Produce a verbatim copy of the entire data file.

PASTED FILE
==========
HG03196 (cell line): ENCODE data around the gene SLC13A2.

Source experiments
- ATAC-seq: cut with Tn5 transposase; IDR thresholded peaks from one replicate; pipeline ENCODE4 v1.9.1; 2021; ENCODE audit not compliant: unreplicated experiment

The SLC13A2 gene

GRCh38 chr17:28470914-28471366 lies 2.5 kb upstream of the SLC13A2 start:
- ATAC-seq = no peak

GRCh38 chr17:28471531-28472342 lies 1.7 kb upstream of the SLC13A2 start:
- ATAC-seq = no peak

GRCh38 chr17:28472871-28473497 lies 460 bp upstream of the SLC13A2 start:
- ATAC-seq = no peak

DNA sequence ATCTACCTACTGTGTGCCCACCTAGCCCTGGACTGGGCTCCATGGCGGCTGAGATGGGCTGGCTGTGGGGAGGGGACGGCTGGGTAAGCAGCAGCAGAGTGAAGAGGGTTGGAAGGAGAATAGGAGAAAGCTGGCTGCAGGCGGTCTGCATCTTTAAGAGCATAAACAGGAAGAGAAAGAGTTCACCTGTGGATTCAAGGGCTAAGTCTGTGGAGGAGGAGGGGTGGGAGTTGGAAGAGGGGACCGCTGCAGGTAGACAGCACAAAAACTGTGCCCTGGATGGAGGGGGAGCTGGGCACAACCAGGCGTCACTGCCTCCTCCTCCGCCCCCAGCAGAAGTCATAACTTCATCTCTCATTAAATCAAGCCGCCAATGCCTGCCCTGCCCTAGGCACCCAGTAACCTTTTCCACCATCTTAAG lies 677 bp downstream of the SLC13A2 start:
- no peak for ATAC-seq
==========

HG03196 (cell line): ENCODE data around the gene SLC13A2.

Source experiments
- ATAC-seq: cut with Tn5 transposase; IDR thresholded peaks from one replicate; pipeline ENCODE4 v1.9.1; 2021; ENCODE audit not compliant: unreplicated experiment

The SLC13A2 gene

GRCh38 chr17:28470914-28471366 lies 2.5 kb upstream of the SLC13A2 start:
- ATAC-seq = no peak

GRCh38 chr17:28471531-28472342 lies 1.7 kb upstream of the SLC13A2 start:
- ATAC-seq = no peak

GRCh38 chr17:28472871-28473497 lies 460 bp upstream of the SLC13A2 start:
- ATAC-seq = no peak

DNA sequence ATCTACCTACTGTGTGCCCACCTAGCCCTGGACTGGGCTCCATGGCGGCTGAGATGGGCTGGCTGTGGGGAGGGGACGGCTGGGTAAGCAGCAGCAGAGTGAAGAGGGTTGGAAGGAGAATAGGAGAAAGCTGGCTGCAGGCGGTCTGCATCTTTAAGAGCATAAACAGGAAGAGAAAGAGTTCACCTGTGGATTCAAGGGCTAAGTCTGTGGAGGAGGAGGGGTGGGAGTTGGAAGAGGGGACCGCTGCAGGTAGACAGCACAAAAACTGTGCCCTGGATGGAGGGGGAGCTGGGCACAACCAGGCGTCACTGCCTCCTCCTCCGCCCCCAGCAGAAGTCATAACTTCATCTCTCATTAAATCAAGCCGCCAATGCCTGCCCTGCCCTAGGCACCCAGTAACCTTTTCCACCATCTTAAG lies 677 bp downstream of the SLC13A2 start:
- no peak for ATAC-seq